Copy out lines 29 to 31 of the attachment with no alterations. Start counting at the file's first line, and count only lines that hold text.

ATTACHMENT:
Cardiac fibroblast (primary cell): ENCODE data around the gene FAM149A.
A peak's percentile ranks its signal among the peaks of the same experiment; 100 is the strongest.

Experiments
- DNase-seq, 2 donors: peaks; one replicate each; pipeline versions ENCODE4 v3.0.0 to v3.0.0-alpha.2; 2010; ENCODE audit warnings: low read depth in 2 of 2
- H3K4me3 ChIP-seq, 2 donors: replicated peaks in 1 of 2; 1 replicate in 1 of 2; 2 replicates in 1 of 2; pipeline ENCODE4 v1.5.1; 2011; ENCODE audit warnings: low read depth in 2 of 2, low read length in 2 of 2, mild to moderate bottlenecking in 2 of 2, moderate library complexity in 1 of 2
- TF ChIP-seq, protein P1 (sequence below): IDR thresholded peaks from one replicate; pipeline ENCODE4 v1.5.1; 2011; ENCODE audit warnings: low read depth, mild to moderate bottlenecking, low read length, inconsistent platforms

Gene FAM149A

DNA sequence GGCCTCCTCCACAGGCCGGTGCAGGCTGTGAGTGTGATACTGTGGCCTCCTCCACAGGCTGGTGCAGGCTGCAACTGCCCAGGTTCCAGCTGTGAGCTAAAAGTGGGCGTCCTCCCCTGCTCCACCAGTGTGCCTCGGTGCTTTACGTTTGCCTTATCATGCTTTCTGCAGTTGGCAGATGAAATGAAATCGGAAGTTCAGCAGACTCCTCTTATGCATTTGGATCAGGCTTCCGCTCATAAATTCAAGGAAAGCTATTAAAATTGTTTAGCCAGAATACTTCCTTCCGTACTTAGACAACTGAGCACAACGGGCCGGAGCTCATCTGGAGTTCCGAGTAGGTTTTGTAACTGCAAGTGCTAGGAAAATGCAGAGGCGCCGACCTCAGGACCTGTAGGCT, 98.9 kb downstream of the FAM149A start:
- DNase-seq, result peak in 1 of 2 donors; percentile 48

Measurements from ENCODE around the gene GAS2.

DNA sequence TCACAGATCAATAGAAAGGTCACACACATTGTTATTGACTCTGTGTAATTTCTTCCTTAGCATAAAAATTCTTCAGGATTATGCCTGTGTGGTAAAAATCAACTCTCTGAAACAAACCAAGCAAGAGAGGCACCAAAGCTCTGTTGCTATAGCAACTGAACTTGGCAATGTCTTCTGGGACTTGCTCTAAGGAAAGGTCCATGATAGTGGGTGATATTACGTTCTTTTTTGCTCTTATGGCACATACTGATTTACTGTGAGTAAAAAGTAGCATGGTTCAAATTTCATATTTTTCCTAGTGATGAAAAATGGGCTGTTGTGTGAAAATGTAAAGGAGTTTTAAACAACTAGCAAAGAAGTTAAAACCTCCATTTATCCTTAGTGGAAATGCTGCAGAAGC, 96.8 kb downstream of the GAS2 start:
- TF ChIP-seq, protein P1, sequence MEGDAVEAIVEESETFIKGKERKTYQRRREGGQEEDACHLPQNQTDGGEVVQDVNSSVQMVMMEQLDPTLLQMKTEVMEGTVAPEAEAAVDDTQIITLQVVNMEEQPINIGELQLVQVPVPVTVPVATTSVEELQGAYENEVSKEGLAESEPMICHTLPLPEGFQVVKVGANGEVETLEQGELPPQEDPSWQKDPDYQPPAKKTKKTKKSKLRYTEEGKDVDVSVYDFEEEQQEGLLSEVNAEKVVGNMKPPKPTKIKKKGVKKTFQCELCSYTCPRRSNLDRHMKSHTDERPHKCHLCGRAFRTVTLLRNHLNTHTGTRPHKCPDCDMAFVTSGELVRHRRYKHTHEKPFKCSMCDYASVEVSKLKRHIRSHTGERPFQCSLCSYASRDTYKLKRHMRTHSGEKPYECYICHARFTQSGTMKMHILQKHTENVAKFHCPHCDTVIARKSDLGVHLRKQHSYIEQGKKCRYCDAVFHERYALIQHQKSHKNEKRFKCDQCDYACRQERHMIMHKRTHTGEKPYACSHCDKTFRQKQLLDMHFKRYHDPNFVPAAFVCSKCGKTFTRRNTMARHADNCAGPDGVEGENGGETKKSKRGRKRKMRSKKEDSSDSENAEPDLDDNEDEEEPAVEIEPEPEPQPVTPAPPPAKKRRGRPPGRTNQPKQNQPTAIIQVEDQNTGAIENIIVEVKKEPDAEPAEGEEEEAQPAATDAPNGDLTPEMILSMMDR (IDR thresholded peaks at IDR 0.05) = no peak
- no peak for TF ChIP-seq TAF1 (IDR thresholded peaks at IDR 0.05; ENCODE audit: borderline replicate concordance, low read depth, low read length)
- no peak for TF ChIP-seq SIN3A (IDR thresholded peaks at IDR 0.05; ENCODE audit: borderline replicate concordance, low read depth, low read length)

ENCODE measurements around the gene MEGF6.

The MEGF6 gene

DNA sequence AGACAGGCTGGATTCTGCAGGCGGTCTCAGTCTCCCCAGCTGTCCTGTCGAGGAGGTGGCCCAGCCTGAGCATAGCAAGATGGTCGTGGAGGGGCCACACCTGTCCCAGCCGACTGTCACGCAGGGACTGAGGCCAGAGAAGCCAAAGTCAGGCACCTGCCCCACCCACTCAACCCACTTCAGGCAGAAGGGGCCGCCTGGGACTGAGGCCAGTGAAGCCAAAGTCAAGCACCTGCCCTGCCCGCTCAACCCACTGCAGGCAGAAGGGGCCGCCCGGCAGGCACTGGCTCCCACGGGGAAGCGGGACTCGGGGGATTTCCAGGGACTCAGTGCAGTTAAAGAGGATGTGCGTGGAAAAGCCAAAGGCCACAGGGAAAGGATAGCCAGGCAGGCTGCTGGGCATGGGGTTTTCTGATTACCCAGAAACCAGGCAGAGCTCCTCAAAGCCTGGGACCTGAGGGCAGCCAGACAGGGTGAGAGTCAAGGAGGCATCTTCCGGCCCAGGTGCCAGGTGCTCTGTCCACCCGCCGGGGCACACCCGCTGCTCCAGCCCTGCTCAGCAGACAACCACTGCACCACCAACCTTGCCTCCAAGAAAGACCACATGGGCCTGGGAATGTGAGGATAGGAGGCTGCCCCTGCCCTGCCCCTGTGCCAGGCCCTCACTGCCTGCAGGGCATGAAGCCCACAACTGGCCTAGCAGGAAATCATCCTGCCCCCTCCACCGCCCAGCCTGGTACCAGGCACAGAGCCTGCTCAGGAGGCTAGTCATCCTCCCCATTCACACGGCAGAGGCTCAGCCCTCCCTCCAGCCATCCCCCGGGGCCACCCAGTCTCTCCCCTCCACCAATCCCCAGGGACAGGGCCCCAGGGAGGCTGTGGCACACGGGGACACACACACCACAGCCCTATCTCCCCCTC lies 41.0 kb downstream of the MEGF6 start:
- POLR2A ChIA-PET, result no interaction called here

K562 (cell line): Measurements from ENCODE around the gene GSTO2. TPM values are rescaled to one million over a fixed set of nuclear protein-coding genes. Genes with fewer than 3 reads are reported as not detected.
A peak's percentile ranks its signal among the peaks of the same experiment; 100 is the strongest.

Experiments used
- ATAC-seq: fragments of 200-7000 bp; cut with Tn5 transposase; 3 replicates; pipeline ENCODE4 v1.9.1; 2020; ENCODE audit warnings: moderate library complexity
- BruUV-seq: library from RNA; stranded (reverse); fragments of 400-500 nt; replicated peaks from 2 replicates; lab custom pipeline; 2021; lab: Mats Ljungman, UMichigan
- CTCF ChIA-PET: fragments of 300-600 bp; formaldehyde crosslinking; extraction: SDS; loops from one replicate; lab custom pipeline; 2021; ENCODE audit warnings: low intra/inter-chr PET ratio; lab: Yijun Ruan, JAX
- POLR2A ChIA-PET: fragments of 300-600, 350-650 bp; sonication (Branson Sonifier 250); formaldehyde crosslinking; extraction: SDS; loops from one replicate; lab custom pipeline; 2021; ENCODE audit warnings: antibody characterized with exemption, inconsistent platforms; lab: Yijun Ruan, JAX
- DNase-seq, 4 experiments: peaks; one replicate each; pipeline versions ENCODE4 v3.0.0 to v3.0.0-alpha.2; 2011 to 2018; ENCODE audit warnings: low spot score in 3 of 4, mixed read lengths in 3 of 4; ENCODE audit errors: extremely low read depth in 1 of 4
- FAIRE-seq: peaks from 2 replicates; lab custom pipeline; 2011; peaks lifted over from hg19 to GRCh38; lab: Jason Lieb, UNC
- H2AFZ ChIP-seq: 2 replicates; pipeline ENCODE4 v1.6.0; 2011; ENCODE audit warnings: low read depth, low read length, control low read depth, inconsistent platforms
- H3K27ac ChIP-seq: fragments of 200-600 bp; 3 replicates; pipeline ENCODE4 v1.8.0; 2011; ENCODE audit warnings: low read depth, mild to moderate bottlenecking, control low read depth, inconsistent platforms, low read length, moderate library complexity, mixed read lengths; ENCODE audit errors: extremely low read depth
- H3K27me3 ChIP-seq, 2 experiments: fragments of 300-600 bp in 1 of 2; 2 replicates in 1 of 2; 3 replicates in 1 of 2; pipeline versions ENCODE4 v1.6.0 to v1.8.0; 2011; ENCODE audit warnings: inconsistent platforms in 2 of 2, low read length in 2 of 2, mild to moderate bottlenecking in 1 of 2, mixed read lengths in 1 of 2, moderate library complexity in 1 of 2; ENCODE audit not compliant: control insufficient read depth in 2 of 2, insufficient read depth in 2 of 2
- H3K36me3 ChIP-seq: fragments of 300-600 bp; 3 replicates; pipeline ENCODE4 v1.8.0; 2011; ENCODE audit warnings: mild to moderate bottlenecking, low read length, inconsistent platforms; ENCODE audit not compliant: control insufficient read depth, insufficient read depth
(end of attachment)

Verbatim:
- H3K27ac ChIP-seq: fragments of 200-600 bp; 3 replicates; pipeline ENCODE4 v1.8.0; 2011; ENCODE audit warnings: low read depth, mild to moderate bottlenecking, control low read depth, inconsistent platforms, low read length, moderate library complexity, mixed read lengths; ENCODE audit errors: extremely low read depth
- H3K27me3 ChIP-seq, 2 experiments: fragments of 300-600 bp in 1 of 2; 2 replicates in 1 of 2; 3 replicates in 1 of 2; pipeline versions ENCODE4 v1.6.0 to v1.8.0; 2011; ENCODE audit warnings: inconsistent platforms in 2 of 2, low read length in 2 of 2, mild to moderate bottlenecking in 1 of 2, mixed read lengths in 1 of 2, moderate library complexity in 1 of 2; ENCODE audit not compliant: control insufficient read depth in 2 of 2, insufficient read depth in 2 of 2
- H3K36me3 ChIP-seq: fragments of 300-600 bp; 3 replicates; pipeline ENCODE4 v1.8.0; 2011; ENCODE audit warnings: mild to moderate bottlenecking, low read length, inconsistent platforms; ENCODE audit not compliant: control insufficient read depth, insufficient read depth